Neonatal jaundice is a yellowing of a baby’s skin and eyes.
Neonatal jaundice is a very common condition and it happens when babies have a high level of bilirubin, a yellow pigment starts producing during the normal breakdown of red blood cells.
Why does newborn babies have jaundice?
In grown-up babies and adults, the liver processes bilirubin, which then passes it through the intestinal tract.
However, a newborn baby’s still-developing liver may not be mature enough to remove bilirubin.
A relaxing part of this condition is that in most cases, neonatal jaundice recovers on its own as a baby becomes 2 weeks old, the liver develops and as the baby begins to feed properly, that helps bilirubin pass through the baby’s body.
Approximately 60% of term and 80% of preterm babies develop jaundice in the first week of life, about 10%. of breastfed babies are still jaundiced at one month of age.
The main symptom of neonatal jaundice is yellowing of the skin and the whites of the eyes.
The other symptoms of neonatal jaundice include –
A• yellowing of the palms of the hands or soles of the feet
B• dark, yellow urine (a newborn baby’s urine should be colorless)
C• pale-colored feces ( it should be yellow or orange)
The symptoms of neonatal jaundice usually develop 2 to 3 days after birth and subsequently tend to get better without treatment by the time the baby is about 2 weeks old.
There are certain specific causes for developing neonatal jaundice which includes –
1• Premature babies ( babies born before 37weeks gestation)
2• infants who aren’t getting enough breast milk
3• Babies whose blood type is not compatible with the blood type of their mother
A baby whose blood type is not compatible with that of their mother can develop a buildup of antibodies that can destroy their red blood cells and cause a sudden rise in bilirubin levels.
Other causes of neonatal jaundice include-
• liver problems
• an enzyme deficiency
• bruising at birth or another internal bleeding
• abnormality in your baby’s red blood cells
When to contact a doctor?
Most cases of jaundice are normal, but sometimes the condition of the baby needs to contact a doctor and seek medical help.
The doctor should be contacted if the following symptoms come to the notice-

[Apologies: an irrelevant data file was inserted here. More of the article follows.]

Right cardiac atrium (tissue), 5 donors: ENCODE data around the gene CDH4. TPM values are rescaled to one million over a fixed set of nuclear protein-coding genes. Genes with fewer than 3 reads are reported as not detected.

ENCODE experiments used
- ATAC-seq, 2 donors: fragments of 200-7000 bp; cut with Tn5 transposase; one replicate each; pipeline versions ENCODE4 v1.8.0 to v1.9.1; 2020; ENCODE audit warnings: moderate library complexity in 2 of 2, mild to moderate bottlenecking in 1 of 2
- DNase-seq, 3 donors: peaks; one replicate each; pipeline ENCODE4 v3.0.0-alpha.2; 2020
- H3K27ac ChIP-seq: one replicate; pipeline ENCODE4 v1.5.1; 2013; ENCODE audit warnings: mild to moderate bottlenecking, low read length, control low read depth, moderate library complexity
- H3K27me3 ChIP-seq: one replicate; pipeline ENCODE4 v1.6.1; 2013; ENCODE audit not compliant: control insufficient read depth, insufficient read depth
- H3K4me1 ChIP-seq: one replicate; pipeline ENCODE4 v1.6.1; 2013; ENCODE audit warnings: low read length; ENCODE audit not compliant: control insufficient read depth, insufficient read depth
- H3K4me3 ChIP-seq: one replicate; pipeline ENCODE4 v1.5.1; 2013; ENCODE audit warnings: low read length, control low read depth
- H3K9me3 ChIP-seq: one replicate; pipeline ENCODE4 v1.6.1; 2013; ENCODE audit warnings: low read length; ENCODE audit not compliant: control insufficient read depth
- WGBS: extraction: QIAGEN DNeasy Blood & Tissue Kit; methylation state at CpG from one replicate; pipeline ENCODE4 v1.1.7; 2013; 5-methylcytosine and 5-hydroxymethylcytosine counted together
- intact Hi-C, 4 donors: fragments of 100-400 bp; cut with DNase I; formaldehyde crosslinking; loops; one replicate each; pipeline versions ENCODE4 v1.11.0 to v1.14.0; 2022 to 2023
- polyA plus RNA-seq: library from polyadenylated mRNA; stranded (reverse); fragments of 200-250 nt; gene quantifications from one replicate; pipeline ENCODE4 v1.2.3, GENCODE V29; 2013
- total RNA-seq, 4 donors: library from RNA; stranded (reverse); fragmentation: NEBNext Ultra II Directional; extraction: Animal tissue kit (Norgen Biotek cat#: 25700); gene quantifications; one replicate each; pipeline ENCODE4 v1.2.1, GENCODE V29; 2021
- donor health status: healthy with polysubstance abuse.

• jaundice spreads more intensely
• when the baby develops a fever over 100°F( 38°C)
• yellow coloring of skin deepens
• Baby feeds poorly, appears lethargic, and makes high-pitched cries.
Risk factors –
The risk of developing significant neonatal jaundice increase in the following conditions-
1• Low birth weight
2• Prematurely born babies
3• Breastfed babies
4• Visible jaundice in the first 24 hours of baby’s birth
5• Diabetic mother’s infants
6• Male infants
7• An infection
8• Population living at high altitudes
If a baby with high levels of bilirubin is not treated, there is a risk they could develop permanent brain damage, this is known as Kernicterus.
A distinct yellow coloration of the baby confirms that a baby has jaundice, but additional tests may be needed to determine the severity of jaundice.
Babies who develop jaundice in the first 24 hours of birth should have tested for bilirubin levels immediately, either through a skin or blood test.
An increase in the level of total bilirubin by more than 0-5mg/dl per hour or 5mg/dl per 24 hours indicates neonatal jaundice.
In addition, tests may be done according to the baby’s condition –
1• Complete blood count(CBC)
2• Blood type
3• Rhesus factor (Rh) incompatibility
4• Coombs test
Mild jaundice will usually resolve on its own as a baby’s life begin to mature. Frequent feeding (8-12 times a day) will help babies to expel out bilirubin through their bodies.
If jaundice becomes more severe baby may require other treatments.
Two main treatments can be carried out in the hospital to quickly reduce the baby’s bilirubin levels. There are –
• Phototherapy –
Phototherapy is a common and highly effective method of treatment that uses light to break down bilirubin in your baby’s body.
• An exchange transfusion -In very severe cases, an exchange transfusion may be necessary for which a baby receives small amounts of blood from a donor or a blood bank.
This exchange transfusion replaces the baby’s damaged blood with healthy red blood . this transfusion increases the baby’s red blood all count and reduces bilirubin levels.
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